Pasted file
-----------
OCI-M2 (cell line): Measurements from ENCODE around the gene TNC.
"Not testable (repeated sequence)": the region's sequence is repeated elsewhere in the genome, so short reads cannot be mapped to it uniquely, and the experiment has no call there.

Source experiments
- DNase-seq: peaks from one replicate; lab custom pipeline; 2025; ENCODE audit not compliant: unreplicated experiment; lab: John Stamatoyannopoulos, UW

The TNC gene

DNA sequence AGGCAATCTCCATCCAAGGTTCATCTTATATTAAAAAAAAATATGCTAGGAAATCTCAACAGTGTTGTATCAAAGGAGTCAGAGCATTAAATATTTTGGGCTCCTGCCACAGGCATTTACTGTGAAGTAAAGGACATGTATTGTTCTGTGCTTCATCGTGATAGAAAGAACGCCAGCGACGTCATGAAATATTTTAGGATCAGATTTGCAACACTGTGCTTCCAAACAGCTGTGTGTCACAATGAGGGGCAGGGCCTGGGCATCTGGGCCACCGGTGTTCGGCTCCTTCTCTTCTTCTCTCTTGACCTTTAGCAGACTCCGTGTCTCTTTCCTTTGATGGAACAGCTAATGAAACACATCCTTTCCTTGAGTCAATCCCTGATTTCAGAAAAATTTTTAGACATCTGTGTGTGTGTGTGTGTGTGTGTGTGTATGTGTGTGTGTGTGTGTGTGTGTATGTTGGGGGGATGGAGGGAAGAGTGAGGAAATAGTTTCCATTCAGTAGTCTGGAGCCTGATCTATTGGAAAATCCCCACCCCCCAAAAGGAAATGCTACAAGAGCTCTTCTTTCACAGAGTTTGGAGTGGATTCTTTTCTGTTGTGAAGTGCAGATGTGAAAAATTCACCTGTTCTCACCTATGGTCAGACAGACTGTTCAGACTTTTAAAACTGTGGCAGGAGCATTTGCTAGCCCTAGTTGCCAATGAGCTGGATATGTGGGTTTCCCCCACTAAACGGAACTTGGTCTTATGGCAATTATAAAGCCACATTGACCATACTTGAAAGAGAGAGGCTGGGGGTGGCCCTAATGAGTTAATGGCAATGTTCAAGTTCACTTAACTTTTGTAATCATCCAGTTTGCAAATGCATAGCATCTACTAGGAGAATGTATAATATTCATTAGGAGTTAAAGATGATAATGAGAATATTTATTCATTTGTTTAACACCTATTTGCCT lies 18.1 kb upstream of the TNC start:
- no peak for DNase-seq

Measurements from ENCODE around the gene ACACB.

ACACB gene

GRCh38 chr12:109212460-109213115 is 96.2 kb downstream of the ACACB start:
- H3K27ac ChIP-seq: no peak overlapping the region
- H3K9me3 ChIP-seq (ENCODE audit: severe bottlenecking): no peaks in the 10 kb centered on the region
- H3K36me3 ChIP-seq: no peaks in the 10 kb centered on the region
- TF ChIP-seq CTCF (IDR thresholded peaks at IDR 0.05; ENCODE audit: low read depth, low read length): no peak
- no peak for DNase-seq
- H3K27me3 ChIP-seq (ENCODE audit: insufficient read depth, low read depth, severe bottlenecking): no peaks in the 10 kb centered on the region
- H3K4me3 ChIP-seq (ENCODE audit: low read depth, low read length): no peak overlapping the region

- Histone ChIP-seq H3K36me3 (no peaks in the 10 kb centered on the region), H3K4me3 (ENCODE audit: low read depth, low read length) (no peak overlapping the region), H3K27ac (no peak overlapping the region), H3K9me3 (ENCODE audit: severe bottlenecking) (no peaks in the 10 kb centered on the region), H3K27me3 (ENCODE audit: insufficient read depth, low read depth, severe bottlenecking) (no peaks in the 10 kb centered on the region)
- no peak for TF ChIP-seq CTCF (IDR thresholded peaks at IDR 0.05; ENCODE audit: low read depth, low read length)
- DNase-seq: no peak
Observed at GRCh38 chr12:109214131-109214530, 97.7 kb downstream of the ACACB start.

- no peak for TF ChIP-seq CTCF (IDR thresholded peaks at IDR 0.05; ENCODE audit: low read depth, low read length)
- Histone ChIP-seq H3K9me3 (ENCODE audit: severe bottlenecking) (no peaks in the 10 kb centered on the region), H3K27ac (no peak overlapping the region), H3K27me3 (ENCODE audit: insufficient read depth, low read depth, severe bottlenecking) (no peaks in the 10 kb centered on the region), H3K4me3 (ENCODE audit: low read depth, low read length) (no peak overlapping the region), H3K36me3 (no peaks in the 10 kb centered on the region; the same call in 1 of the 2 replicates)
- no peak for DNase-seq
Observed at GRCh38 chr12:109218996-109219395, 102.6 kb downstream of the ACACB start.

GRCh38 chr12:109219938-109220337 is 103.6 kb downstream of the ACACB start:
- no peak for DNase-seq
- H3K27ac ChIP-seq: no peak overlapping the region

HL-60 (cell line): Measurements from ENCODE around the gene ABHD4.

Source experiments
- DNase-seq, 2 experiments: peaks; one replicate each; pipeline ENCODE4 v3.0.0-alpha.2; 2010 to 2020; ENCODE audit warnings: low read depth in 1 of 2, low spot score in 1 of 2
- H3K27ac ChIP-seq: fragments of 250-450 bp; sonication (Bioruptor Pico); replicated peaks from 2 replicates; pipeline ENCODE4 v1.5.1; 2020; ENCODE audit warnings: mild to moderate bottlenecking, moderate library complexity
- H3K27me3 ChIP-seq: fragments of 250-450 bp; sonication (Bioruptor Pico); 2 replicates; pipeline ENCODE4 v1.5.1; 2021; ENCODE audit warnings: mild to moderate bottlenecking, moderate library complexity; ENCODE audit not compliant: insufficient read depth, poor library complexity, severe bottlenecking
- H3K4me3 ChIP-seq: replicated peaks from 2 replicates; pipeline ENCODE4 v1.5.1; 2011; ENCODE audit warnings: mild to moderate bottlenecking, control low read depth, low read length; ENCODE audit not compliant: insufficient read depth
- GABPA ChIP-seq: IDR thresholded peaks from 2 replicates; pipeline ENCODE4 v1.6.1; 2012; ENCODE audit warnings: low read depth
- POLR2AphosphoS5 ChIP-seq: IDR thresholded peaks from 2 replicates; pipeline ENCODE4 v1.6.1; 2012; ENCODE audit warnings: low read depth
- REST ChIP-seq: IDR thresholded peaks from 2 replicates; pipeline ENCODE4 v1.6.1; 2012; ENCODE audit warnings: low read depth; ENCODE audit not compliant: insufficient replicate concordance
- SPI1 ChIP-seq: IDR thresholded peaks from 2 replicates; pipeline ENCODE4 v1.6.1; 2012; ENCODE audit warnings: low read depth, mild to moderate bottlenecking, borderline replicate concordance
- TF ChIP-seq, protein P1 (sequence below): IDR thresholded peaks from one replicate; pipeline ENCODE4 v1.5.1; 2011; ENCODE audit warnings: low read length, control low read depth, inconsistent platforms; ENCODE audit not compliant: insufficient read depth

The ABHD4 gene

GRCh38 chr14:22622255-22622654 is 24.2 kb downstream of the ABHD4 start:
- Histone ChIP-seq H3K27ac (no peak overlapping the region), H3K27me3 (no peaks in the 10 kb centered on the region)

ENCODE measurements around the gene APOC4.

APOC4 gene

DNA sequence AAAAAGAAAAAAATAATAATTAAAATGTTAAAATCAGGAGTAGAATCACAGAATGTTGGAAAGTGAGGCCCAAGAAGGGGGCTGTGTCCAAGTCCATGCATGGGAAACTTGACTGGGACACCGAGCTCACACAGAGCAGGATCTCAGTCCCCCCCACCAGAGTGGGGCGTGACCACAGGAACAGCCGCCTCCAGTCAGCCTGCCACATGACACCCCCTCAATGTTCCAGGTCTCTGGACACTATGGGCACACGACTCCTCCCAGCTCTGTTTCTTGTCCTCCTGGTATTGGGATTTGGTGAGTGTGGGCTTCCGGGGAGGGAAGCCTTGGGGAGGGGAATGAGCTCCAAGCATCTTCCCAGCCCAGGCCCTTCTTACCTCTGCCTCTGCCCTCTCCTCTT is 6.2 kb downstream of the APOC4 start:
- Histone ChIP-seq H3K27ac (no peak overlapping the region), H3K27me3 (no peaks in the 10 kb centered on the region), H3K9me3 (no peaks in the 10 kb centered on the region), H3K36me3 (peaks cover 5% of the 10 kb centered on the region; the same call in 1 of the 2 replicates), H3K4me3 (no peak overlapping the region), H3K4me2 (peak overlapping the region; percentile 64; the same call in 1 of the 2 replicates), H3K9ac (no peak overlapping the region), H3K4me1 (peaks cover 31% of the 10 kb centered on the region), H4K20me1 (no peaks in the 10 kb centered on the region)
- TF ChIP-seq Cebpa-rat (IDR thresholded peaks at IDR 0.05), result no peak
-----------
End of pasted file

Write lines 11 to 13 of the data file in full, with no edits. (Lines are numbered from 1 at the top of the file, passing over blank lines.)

- H3K27ac ChIP-seq: no peak overlapping the region
- H3K9me3 ChIP-seq (ENCODE audit: severe bottlenecking): no peaks in the 10 kb centered on the region
- H3K36me3 ChIP-seq: no peaks in the 10 kb centered on the region